Lent 2022 – featuring music by women composers

 

March 2, Ash Wednesday – Swedish composer Elfrida Andrée (1841 – 1929) began her musical training with her father. At the age of 14 she traveled to Stockholm to train as an organist, but the Royal Academy of Music there would not admit women so she studied privately and passed the exam as an external candidate in 1857. She then discovered that women were not eligible for regular employment as organists in Sweden, and so she and her father enlisted the support of members of Parliament to have the law changed. In this way she became Sweden’s first officially appointed female organist. Today we hear two of her compositions – Larghetto (from 4 organ pieces, composed in 1893) at the prelude before mass, and Andante (from the same collection) as the postlude at the end of mass. It is interesting to note that she was born just 3 years before the laying of the cornerstone of SSPP.

 

March 6, Lent 1 – Despite having lost her sight before the age of 5, Austrian musician Maria-Theresia von Paradis (1759 – 1824) enjoyed a vast musical career, including being commissioned to perform an organ concerto by Salieri and performing as a singer and pianist in numerous Viennese salons and concerts. It was widely reported that she had over 60 concertos memorized, as well as a large repertoire of solo and religious works. Her most famous composition is the Sicilienne for violin and piano. We will close our mass on March 6 with the beloved song Lead Me, Guide Me by African-American composer Doris Akers. Having wrote over 500 songs, Akers is widely considered to be one of the most underrated gospel composers of the 20th century.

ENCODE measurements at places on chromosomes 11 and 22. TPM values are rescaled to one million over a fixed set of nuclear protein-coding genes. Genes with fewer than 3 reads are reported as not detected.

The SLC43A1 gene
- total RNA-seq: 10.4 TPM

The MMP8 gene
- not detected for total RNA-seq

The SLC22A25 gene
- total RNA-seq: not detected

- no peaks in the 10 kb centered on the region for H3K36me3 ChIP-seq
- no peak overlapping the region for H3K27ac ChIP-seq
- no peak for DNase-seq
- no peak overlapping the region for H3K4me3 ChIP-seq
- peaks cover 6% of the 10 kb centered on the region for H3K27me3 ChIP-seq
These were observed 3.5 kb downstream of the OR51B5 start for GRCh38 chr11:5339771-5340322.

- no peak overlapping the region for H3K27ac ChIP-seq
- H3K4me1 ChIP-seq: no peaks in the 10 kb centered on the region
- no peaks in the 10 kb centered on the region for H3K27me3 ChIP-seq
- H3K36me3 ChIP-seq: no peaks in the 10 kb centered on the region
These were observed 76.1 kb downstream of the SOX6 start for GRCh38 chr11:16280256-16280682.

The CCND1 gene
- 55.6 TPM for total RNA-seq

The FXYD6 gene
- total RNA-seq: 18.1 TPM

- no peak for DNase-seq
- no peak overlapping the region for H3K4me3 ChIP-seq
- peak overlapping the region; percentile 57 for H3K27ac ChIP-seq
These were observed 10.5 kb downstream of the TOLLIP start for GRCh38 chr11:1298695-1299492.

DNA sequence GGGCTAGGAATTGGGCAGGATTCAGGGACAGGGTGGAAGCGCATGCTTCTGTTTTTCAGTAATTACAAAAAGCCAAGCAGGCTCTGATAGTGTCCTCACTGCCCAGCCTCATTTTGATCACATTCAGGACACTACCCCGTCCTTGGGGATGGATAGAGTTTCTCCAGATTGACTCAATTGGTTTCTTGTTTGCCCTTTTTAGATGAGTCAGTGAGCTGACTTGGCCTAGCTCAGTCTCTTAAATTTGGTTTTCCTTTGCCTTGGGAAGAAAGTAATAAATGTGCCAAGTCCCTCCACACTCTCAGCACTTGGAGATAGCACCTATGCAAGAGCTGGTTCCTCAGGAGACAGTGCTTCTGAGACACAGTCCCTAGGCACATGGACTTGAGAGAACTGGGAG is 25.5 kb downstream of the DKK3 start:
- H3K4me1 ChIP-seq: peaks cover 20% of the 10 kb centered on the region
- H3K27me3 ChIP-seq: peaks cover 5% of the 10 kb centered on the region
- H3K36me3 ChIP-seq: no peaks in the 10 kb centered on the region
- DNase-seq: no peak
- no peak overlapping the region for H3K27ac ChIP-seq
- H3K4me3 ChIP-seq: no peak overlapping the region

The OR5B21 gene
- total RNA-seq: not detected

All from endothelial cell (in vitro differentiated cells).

March 13, Lent 2 –African American composer Florence Price (1887 – 1953) enjoyed a highly successful musical career despite the challenges presented by societal attitudes concerning race and gender. Price composed over 300 works, and was the first African American composer to have a composition performed by a major orchestra. Although her training followed the European tradition, her composition style is purely American and reveals her southern roots, using sounds and ideas that fit into urban society and frequently borrowing from music of the African American church. Her composition Adoration, Heard as today’s prelude, is the best-known of her many organ compositions, and in fact has been re-arranged for many different combinations of instruments. Today we will hear it arranged for flute and piano. Our Lent 2 liturgy will also include the song Christ, Be Our Light by beloved Catholic composer Bernadette Farrell. Farrell is known for her strong commitment to social justice, including her involvement with the social advocacy group UK Citizens.

 

March 20, Lent 3 – Amy Marcy Chaney Beach (1867 – 1944) is known as the first female composer to have a composition, her “Gaelic Symphony,” performed by a major orchestra. A child prodigy, her first public performance was in 1883. After marriage she abandoned her performing career and turned to composition. Through the duration of her marriage she maintained one performance per year, donating the proceeds from such to charity. Upon her death she left over 300 published compositions, and more have been published in recent time. As today’s Mass falls so close to St. Patrick’s Day, we will hear her Prelude on an Old Folk Tune as today’s prelude. This is a revision of an earlier piano work, and is based on the Irish tune The Fair Hills of Eiré. This week  we also again hear from Bernadette Farrell, this time singing her hymn Praise to You, O Christ Our Savior.